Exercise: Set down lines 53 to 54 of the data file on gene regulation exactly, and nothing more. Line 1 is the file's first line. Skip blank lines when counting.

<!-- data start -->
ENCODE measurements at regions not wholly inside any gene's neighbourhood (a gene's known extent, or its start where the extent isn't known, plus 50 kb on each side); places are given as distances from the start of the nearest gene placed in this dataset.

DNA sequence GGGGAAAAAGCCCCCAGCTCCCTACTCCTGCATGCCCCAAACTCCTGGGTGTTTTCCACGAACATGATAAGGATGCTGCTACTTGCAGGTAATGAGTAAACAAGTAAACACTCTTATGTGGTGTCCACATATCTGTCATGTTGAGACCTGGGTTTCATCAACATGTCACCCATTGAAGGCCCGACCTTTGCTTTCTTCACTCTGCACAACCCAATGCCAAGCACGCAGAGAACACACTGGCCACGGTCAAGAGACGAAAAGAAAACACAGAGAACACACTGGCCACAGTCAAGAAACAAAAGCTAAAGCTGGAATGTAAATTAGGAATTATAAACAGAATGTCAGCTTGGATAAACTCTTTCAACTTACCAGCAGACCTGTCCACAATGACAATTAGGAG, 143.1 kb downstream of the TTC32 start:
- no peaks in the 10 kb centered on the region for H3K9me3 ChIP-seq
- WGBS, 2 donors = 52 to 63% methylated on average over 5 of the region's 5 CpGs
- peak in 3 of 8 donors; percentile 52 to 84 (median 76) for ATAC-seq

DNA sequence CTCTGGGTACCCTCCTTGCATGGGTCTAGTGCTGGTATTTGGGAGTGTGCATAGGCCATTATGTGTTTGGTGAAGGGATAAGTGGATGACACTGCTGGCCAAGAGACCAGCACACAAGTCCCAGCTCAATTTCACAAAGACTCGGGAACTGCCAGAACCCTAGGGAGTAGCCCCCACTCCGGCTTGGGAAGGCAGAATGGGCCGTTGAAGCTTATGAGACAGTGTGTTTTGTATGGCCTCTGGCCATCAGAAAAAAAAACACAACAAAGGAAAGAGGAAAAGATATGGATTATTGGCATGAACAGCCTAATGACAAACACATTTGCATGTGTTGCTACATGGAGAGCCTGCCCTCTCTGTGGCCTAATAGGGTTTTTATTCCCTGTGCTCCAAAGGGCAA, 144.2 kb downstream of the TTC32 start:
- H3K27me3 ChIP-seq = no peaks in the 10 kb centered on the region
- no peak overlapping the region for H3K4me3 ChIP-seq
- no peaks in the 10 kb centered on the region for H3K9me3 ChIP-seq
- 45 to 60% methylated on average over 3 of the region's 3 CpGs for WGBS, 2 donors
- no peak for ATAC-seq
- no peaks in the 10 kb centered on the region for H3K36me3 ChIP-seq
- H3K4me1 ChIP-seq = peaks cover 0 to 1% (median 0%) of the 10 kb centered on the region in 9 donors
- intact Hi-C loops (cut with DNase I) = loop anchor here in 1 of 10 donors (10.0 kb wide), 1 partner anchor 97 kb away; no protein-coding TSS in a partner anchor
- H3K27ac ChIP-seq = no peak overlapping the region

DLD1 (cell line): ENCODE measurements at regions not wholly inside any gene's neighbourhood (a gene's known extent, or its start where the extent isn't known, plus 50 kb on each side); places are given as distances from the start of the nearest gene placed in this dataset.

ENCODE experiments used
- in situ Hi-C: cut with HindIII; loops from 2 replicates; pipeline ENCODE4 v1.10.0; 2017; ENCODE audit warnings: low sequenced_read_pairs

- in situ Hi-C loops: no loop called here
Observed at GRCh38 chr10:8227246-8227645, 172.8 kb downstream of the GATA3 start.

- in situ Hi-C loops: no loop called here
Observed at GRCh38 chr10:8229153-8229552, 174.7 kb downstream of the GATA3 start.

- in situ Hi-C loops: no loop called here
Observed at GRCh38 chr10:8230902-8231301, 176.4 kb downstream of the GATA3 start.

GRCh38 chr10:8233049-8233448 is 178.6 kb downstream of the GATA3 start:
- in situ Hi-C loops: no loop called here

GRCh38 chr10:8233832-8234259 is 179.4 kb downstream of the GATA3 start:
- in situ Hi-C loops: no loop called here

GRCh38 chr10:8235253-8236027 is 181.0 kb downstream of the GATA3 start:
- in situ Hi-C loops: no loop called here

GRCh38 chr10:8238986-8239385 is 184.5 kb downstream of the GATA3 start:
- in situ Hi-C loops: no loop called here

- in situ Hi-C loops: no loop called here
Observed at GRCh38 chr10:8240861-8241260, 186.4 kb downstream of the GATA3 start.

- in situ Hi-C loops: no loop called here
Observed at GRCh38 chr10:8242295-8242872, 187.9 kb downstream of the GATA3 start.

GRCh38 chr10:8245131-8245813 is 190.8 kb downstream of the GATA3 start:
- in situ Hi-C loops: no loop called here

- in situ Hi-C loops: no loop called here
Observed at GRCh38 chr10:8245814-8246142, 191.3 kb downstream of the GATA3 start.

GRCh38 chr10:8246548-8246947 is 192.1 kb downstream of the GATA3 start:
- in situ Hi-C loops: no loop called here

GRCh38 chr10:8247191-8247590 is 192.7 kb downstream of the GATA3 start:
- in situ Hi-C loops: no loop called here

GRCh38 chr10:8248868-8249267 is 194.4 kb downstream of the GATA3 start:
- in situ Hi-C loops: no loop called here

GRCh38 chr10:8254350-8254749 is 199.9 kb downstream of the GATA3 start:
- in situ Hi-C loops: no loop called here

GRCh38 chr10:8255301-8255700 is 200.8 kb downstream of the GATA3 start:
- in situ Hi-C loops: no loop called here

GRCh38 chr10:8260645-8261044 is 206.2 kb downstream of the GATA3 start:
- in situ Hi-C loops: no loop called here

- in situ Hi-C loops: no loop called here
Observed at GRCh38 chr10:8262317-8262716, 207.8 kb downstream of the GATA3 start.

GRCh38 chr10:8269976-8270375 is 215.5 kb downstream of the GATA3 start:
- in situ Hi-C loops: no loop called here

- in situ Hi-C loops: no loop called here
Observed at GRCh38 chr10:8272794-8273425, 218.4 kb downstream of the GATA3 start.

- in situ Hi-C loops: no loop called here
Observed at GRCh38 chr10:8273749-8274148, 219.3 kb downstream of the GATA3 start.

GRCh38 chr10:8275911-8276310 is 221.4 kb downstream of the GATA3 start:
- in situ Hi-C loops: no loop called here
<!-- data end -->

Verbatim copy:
- in situ Hi-C loops: no loop called here
Observed at GRCh38 chr10:8262317-8262716, 207.8 kb downstream of the GATA3 start.